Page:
There are some basic rules that, if followed, will make nearly any musical a success:
First, don’t take yourself too seriously, and don’t be afraid to have your actors act goofy.
Second, have a large cast, and every now and then have them all onstage at once, dancing together.
Third, have lots of colorful costumes and neat set pieces.
Put ’em all together, and pow! You got yourself a show.
“Joseph and the Amazing Technicolor Dreamcoat,” being performed at Payson High School this weekend by the Payson Community Theatre, follows all these guidelines and the result is an astoundingly entertaining show. It’s a Bible story at its heart, and it stays pretty close to the Genesis account of Joseph and his coat of many colors — but piled on top of that inspiring and moving story is a show full of singing, dancing and light-hearted fun.
Much of the credit should rightfully go to the show’s authors. The lyrics are by Tim Rice (“Evita,” “Phantom of the Opera,” “Chess”), the music by Andrew Lloyd Webber (“Cats,” “Phantom of the Opera,” “Jesus Christ Superstar,” etc., etc., ad nauseum), and Webber, in particular, has never done better work. “Joseph” is one of his earlier musicals (it’s from 1969), and much of his music since then has been unimaginative and derivative, albeit catchy. The music in “Joseph” is fun just in its variety, featuring as it does about a half-dozen distinctly different genres. You can tell he and Rice had a blast writing it, with Rice tossing off rhymes like “All these things you saw in your pajamas/Are a long-range forecast for your farmers” (it rhymes better with an English accent).
There is no dialogue in this show; everything is sung, with two fantastic vocalists (Kristi Frei and Suanne Bowcut) narrating as necessary. In addition to the large cast of characters, there is a 40-member children’s choir that joins in often, adding more activity to the already-busy stage scene. Things fall from the sky, the whole cast dances, set pieces come on and off, the costumes change to match whatever the musical genre is — it’s a fast-moving, jolly show that rarely slows down.
And at 90 minutes, plus intermission, the show is short enough to keep the attention of most children, making it a great family activity. (I’ve seen shows that didn’t even get to intermission until 90 minutes had passed, let alone be finished in that time.)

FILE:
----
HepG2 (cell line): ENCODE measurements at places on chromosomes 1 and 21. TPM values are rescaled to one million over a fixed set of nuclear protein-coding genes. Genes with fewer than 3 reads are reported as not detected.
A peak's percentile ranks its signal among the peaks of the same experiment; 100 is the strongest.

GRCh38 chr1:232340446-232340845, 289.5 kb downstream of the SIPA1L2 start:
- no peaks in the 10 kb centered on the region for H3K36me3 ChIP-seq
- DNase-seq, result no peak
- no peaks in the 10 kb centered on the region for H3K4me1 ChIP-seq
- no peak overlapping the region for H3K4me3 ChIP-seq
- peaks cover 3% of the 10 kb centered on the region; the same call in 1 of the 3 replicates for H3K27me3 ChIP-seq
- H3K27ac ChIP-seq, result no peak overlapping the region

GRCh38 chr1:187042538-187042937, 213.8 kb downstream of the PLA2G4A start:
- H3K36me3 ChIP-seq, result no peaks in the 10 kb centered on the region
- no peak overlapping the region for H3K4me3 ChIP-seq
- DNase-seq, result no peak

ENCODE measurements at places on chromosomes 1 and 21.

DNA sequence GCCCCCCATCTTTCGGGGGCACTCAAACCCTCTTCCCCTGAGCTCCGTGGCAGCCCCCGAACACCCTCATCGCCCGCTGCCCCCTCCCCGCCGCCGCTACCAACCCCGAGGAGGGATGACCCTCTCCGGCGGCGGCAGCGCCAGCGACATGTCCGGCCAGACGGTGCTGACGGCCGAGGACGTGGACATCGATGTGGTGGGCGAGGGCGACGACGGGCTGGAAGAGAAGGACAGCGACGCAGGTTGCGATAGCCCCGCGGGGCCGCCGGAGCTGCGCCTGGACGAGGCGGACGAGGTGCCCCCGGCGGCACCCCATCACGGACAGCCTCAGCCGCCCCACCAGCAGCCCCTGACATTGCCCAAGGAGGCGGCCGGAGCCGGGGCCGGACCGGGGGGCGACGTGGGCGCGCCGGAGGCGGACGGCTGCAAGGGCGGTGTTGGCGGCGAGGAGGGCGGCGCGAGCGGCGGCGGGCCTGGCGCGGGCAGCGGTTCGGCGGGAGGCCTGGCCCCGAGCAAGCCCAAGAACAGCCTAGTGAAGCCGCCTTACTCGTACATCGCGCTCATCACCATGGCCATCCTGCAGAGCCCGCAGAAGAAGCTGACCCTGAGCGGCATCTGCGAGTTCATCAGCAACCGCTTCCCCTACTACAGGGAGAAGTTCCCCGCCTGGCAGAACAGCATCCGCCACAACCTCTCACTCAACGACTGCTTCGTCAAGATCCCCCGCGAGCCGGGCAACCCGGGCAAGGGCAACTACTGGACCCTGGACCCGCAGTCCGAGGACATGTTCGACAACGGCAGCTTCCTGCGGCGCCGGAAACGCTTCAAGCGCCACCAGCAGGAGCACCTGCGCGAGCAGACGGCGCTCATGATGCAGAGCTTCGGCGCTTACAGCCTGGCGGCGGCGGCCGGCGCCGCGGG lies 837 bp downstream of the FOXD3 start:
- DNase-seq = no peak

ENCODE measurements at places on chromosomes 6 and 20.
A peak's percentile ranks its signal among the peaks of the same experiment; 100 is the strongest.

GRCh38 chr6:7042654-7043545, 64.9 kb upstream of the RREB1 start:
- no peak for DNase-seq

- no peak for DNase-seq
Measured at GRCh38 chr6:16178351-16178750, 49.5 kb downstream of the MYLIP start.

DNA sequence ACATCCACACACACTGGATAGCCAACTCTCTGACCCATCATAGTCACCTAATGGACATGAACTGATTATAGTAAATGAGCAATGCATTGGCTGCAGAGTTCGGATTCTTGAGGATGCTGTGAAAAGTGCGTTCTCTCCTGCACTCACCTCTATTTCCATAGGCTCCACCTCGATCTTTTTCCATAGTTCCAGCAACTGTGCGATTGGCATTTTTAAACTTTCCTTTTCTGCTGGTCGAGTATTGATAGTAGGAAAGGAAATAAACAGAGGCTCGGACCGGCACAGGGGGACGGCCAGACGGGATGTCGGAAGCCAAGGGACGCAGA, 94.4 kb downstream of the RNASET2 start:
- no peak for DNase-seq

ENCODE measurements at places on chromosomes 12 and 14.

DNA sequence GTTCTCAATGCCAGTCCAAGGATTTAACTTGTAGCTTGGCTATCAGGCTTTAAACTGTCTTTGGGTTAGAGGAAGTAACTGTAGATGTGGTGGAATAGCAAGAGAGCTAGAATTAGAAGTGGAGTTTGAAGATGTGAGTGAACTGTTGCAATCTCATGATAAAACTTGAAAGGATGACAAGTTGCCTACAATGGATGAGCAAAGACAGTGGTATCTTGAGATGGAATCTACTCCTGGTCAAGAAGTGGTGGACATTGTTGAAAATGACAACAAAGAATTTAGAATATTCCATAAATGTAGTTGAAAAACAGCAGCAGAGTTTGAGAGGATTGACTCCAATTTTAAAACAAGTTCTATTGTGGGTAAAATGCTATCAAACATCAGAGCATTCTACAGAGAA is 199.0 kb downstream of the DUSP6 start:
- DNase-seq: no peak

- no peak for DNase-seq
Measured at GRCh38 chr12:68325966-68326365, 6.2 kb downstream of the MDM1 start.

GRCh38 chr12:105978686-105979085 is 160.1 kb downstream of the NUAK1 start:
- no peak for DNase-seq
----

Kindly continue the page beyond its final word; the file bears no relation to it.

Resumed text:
There are a few minor gripes about the show — the dancing is at times unpolished, the potentially heart-warming reunion scene is handled superficially, and Joseph looks too much older than most of his brothers — but these are generally forgiven due to the sheer enthusiasm that flows from the cast. The faults strike your attention at first, but then you forget about them because of all the fun you’re having.
It is worth mentioning, though, that the skirts worn by both men and women are sometimes too short, with not enough underneath them. This is particularly the case with Joseph, who at times shows more of himself than perhaps he’d like to, and certainly more than those of us in the first few rows care to see. It’s embarrassing to mention, but it really is unsettling and should be fixed.
But altogether it’s a wonderful production. The message, hidden underneath all the unadulterated giddiness, is uplifting (it came from the Bible, after all), and the play is emotionally involving. If you find yourself in Payson this Labor Day weekend, stop in and see “Joseph.”
I saw this play ALONE -- no date, no friends, no nothin'. Good thing it was a fun show, or I probably would have driven my car into a ditch on the way home.
"Joseph," for some reason, is an extremely popular show in Utah. Some have reasoned that this is because famed Mormon Donny Osmond played the lead in the touring company a few years ago, but I don't think that explanation is sufficient. I guess it is a comparatively short, family-friendly, Bible-oriented show, which seems conducive to Utah culture. At any rate, another theater company was doing "Joseph" at the same time as Payson, and several more did it in 1998 and 1999; the fad finally waned in 2000.
A good two months after this review ran, the Daily Herald published a letter in response to it. I don't know if the letter had sat around the Herald office for a while, or if the author just didn't write it until now. At any rate, here it is. See if you can believe your eyes.